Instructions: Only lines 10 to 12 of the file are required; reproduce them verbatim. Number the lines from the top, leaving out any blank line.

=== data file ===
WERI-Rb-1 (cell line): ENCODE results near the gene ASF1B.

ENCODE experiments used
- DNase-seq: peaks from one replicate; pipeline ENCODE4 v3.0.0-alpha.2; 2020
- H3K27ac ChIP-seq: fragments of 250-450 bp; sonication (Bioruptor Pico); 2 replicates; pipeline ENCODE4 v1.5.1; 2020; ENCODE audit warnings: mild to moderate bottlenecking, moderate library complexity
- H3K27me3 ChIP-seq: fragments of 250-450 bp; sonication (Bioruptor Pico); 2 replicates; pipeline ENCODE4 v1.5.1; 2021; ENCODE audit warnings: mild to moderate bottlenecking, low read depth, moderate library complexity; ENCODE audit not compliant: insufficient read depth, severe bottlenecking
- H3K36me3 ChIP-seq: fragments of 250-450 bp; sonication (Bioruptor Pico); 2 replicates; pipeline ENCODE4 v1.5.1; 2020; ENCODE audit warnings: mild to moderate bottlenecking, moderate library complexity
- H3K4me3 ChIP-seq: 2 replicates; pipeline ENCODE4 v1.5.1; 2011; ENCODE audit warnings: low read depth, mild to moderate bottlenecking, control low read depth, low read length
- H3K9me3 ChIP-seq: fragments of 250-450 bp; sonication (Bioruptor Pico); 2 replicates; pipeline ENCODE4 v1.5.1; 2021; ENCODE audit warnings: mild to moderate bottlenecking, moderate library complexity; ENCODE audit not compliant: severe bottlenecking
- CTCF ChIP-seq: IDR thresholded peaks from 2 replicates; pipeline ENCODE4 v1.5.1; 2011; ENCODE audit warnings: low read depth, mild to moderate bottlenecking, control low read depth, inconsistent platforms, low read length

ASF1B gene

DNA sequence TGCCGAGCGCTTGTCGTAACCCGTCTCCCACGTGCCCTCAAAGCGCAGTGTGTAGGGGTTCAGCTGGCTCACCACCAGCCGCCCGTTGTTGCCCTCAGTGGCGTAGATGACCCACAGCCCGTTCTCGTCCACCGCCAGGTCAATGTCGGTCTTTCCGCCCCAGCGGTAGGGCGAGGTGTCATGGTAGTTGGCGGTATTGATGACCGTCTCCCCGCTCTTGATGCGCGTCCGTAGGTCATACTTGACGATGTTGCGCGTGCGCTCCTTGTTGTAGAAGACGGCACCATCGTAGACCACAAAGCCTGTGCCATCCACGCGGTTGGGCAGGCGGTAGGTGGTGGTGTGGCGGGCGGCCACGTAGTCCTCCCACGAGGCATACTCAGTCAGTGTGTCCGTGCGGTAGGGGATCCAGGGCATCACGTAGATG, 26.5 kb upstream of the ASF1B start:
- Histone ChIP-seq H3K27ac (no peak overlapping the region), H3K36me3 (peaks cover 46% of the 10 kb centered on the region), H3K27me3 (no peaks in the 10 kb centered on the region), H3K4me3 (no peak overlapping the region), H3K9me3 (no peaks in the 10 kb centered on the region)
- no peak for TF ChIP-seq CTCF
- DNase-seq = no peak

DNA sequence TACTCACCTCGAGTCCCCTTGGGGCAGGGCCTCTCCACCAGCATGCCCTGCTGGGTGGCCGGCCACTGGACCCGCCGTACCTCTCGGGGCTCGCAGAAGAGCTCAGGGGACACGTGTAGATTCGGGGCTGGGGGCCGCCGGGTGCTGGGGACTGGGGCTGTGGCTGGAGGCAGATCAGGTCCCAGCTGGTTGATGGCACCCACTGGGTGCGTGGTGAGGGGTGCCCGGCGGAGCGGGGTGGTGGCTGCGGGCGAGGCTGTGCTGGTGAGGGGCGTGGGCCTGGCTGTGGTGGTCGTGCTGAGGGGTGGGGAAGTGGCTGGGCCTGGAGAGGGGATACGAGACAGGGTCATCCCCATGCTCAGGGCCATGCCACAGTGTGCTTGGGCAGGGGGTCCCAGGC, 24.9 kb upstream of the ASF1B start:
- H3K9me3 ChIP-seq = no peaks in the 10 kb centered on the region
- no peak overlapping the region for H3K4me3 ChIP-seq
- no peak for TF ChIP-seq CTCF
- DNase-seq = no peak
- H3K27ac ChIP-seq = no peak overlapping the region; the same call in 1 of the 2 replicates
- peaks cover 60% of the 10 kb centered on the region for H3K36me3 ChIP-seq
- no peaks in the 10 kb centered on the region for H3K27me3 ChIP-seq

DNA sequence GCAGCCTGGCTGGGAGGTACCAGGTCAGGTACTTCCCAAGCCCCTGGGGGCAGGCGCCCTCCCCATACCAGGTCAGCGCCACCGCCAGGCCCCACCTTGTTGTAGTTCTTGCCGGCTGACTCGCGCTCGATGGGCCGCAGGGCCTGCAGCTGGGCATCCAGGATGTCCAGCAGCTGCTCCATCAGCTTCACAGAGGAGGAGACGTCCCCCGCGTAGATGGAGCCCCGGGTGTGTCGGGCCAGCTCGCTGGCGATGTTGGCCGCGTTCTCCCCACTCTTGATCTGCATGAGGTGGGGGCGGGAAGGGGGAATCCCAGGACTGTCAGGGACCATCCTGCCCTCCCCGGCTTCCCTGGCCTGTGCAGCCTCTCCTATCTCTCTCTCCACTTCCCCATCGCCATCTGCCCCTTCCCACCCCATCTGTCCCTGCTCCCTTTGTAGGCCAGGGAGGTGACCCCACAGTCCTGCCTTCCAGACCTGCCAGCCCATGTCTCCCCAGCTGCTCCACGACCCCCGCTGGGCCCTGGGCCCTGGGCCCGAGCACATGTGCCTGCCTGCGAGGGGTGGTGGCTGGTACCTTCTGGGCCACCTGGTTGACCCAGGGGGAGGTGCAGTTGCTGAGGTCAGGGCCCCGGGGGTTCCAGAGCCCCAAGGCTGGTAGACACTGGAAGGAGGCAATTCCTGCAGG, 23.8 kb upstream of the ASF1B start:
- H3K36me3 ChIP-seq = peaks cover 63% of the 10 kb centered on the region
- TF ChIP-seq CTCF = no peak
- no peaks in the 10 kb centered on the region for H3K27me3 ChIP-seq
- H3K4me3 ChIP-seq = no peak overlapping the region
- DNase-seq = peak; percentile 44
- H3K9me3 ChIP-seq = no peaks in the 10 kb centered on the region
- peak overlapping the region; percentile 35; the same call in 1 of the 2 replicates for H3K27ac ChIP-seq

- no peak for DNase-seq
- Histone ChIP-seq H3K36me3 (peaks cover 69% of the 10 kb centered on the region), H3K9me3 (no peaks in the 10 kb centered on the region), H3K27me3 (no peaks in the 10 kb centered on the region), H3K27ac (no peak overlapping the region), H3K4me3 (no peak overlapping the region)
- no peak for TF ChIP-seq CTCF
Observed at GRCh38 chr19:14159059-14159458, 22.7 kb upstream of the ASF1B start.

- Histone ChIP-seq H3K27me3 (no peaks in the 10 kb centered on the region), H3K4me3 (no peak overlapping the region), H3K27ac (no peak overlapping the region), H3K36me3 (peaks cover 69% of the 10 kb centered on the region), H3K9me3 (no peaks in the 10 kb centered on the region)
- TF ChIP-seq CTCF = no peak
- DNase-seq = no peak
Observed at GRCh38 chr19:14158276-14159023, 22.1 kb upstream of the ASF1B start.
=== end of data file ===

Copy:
ASF1B gene

DNA sequence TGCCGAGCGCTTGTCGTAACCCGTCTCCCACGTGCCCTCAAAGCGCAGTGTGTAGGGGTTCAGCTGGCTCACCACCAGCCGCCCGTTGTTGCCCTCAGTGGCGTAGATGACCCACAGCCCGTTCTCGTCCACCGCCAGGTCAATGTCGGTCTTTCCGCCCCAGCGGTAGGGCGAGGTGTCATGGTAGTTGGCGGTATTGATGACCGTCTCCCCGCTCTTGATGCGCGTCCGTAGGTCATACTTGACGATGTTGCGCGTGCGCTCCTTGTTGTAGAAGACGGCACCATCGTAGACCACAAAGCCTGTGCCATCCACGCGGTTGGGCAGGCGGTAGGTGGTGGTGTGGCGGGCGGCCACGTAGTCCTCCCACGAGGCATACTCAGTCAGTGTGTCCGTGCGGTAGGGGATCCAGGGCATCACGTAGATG, 26.5 kb upstream of the ASF1B start:
- Histone ChIP-seq H3K27ac (no peak overlapping the region), H3K36me3 (peaks cover 46% of the 10 kb centered on the region), H3K27me3 (no peaks in the 10 kb centered on the region), H3K4me3 (no peak overlapping the region), H3K9me3 (no peaks in the 10 kb centered on the region)